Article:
Video report by ITV News Europe Editor James Mates
The speed of the vaccine roll-out in Europe is becoming a political, as much as a medical problem in the EU.
After a late and slow initial roll-out, European leaders are looking over their shoulders at Israel, the US and the UK and wondering how their voters are going to react if these countries start getting back to normal while they are still stuck in lockdown.
There are several reasons most EU countries have been moving so slowly: lack of supply, lack of vaccine options and a failure to plan for a massive national effort.
As things stand, most countries are only able to use the Pfizer BioNtech jab, with a few tens of thousands of doses of the US Moderna vaccine now being distributed.
This compares to the UK, which authorised Pfizer almost a month ahead of the EU and has approved the Oxford/Astra Zeneca version as well. The US which also moved early on Pfizer approval, is now rolling out Moderna is huge quantities.
This is a problem in Europe, not because they haven’t got enough doses right now, but because they fear the supplies not being there to give everyone their second jab three weeks later. That has made the roll-out significantly less ambitious in many countries.
Italy, for example, is ensuring that all medical staff and care home residents get both doses, before they start a general vaccination programme for the over 80s - and Italy has been going faster than most.
The real laggards, given their size and impressive health care system, are the French.
The UK vaccinated as many people today as France has managed in total!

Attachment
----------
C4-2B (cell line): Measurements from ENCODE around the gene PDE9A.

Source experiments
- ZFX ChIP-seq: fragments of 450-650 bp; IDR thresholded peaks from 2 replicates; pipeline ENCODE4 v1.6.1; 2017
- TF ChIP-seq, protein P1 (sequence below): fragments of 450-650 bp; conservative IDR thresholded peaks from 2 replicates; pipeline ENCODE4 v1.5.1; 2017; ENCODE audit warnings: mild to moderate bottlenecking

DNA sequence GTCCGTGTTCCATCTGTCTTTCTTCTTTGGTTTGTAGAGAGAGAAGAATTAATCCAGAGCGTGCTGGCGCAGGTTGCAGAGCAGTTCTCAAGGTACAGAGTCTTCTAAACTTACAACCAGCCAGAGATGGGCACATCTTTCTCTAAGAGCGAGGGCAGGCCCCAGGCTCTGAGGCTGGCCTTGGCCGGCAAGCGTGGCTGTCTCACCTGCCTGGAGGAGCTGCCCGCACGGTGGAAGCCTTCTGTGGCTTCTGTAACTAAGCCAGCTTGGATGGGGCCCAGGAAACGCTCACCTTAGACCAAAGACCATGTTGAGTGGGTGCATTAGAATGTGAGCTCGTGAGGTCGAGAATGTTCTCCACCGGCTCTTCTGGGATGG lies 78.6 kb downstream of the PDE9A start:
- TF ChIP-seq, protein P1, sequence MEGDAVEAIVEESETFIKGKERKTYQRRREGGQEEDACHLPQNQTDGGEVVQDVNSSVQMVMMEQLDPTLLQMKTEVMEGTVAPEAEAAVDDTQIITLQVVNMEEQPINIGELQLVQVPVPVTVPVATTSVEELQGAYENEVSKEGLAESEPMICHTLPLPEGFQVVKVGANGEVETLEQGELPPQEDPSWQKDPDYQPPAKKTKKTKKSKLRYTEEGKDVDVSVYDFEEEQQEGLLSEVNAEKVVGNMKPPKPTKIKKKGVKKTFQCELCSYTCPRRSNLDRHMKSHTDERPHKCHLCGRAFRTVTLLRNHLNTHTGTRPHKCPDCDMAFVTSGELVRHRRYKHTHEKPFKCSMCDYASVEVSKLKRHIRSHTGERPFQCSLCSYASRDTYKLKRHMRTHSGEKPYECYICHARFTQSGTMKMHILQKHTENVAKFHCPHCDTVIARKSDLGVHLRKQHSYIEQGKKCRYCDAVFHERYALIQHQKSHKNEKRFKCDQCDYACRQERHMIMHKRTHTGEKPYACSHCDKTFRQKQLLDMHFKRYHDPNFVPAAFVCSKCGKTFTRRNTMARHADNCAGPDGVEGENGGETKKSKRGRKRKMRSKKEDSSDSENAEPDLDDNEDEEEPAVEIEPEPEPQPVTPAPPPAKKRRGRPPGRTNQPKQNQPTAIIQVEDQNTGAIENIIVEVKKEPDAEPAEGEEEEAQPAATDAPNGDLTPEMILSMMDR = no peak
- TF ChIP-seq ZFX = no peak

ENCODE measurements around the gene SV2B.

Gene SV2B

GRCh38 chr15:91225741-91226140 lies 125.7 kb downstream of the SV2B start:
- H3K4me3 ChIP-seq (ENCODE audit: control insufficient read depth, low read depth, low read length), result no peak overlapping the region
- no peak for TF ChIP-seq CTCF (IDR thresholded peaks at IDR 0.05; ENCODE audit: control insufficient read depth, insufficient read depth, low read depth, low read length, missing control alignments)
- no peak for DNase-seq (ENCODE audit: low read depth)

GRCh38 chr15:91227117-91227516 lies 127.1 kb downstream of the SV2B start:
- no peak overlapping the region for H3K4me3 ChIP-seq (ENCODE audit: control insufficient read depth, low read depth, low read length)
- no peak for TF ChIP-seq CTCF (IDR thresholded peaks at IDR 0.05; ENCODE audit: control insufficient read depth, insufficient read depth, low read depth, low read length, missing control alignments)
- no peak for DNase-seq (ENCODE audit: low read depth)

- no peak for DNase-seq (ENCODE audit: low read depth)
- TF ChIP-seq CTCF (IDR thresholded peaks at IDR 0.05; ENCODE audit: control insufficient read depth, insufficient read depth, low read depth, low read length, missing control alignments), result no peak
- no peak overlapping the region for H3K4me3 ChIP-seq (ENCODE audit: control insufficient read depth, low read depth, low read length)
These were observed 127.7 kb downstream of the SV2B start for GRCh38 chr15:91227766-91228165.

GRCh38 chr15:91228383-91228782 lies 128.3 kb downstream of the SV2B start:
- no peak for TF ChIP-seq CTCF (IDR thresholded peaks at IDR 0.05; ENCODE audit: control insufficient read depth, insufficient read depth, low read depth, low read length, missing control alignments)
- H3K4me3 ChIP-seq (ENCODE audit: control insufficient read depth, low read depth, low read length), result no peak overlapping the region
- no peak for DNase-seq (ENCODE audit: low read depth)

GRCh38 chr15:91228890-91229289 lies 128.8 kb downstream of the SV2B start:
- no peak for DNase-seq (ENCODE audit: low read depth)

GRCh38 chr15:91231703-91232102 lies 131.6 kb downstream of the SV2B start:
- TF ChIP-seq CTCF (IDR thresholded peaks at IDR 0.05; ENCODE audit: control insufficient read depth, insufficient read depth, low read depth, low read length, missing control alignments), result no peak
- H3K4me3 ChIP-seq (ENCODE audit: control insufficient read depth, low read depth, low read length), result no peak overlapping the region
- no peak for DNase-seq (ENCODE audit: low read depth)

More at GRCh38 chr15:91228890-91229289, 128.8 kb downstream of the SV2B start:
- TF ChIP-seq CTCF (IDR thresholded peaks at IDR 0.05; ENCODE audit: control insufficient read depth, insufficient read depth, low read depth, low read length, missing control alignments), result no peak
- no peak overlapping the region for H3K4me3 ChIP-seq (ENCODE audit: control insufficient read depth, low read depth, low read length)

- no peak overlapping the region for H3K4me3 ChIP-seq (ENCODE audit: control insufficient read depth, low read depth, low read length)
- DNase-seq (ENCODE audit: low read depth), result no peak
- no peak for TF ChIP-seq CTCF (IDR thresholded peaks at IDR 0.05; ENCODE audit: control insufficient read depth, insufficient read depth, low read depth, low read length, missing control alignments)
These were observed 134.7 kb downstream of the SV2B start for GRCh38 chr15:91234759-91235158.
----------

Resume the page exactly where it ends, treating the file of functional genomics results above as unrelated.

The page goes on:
President Macron knows this is not good enough, and has been expressing growing frustration, but he seems powerless to get his bureaucrats to significantly step up the pace.
French policymakers live in terror of widespread vaccine resistance - not by the Covid-19 virus but by their own citizens, 60% of whom tell pollsters they may not be willing to be inoculated.
It was thought that a massive, fast national roll-out, on the British model, would simply sow distrust in the safety of the whole exercise.
What can Europe do to speed things up?
Getting hold of substantial more doses of the Moderna vaccine and approving the Astra Zeneca version would certainly help.
Plans to establish massive vaccine centres, as the UK is doing, are making progress. But there is still resistance to the idea of extending the time between doses in order to get more people their first jab and with it some degree of immunity.
There is a push in some countries to increase the interval of the Pfizer vaccine from 21 days to 42, but great distrust about moving to the 12 week gap being used in Britain, at least until data suggests it is safe and effective.
Things will get easier, and the pace will pick up, but the longer the the EU is travelling in the vaccine slow lane, the more politically toxic it will become.